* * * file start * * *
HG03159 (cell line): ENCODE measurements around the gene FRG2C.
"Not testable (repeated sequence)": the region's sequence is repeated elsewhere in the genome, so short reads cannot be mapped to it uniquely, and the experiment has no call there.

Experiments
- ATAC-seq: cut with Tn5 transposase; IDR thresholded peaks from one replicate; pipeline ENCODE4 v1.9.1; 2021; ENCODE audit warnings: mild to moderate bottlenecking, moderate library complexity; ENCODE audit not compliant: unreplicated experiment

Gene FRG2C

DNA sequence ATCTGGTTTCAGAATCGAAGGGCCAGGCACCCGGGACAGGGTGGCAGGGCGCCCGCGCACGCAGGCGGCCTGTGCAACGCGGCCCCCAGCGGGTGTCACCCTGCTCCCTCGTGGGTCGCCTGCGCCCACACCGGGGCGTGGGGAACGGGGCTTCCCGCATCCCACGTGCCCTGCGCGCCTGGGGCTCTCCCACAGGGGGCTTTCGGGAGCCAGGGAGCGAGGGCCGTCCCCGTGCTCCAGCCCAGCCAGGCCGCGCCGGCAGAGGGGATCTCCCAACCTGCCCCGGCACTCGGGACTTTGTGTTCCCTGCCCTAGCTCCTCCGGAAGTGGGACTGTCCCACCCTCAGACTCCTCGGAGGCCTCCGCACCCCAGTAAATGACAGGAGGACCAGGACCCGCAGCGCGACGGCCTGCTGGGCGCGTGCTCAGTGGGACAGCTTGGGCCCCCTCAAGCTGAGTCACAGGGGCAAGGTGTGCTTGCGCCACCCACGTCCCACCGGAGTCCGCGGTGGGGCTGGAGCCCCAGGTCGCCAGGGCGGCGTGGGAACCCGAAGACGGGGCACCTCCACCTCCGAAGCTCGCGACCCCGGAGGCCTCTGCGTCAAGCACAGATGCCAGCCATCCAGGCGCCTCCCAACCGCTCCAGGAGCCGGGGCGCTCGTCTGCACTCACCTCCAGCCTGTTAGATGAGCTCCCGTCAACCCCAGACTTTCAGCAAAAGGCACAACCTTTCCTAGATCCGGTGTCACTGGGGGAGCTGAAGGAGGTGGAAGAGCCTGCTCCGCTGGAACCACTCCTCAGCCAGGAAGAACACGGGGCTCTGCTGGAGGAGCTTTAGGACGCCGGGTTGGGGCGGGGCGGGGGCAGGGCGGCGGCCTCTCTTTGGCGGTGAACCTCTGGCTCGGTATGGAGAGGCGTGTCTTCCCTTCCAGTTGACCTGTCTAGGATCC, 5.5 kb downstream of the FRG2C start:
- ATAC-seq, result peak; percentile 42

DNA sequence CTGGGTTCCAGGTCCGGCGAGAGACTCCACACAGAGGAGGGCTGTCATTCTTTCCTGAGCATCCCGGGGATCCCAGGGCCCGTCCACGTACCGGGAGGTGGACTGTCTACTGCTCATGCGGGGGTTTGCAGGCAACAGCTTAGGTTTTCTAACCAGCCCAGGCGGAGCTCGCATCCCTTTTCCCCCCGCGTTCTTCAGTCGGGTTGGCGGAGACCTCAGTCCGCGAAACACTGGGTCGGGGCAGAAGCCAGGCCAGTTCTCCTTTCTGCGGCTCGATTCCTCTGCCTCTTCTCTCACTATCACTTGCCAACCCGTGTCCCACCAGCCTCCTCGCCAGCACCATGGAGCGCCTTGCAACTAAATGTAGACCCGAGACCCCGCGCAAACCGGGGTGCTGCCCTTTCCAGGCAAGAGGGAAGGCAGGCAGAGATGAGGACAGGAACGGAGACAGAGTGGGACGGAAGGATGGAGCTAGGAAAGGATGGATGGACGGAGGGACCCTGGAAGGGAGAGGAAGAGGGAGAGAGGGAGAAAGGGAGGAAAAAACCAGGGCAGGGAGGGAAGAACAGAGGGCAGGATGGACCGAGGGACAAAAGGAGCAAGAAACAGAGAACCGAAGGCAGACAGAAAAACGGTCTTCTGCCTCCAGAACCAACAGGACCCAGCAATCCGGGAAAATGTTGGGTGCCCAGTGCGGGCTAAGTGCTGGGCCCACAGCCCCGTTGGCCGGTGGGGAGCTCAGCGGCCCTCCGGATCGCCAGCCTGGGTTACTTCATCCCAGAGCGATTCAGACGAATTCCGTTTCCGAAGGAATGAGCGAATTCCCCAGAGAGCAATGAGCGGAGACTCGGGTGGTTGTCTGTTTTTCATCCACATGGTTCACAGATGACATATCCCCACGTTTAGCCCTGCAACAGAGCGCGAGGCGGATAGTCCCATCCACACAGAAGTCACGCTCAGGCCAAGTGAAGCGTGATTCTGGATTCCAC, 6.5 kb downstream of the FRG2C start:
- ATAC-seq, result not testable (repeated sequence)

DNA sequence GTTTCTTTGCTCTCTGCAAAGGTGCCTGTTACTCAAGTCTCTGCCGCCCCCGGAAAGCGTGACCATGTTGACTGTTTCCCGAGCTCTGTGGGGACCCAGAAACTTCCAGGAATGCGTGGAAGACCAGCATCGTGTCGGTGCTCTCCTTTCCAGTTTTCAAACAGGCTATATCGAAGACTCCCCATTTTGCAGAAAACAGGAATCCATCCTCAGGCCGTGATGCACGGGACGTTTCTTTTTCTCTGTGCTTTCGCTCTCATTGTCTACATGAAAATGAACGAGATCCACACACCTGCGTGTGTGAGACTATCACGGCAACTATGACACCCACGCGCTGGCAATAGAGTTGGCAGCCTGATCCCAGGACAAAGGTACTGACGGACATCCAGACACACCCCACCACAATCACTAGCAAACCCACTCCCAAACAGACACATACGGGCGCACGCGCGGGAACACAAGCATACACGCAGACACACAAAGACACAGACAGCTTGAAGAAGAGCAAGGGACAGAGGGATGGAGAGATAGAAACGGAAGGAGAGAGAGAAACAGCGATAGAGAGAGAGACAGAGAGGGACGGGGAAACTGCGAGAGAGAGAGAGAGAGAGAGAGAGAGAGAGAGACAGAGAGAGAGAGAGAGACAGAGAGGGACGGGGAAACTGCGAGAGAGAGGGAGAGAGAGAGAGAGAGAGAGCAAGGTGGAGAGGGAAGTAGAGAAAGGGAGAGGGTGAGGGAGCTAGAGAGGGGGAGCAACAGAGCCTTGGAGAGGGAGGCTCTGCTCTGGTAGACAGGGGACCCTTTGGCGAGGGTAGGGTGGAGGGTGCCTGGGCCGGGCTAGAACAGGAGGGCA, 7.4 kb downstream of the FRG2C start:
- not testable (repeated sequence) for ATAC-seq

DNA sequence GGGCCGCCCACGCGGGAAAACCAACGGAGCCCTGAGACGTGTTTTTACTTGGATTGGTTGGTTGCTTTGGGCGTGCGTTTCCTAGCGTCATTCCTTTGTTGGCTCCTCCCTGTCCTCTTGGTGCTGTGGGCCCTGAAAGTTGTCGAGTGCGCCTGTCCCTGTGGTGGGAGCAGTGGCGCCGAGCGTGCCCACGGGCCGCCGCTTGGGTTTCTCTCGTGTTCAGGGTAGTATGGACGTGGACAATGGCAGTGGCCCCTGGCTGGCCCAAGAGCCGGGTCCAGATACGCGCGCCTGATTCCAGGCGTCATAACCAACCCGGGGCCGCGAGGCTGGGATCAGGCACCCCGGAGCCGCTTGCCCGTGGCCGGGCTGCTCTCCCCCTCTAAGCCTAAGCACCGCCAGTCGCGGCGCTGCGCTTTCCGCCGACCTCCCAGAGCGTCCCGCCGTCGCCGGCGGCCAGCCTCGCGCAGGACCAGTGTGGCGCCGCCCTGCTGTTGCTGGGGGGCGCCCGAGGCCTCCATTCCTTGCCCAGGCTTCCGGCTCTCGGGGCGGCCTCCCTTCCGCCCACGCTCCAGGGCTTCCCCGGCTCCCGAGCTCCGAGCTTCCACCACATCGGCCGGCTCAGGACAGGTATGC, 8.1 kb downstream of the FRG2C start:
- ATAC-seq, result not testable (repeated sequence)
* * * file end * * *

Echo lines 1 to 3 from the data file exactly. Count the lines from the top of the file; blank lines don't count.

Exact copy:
HG03159 (cell line): ENCODE measurements around the gene FRG2C.
"Not testable (repeated sequence)": the region's sequence is repeated elsewhere in the genome, so short reads cannot be mapped to it uniquely, and the experiment has no call there.

Experiments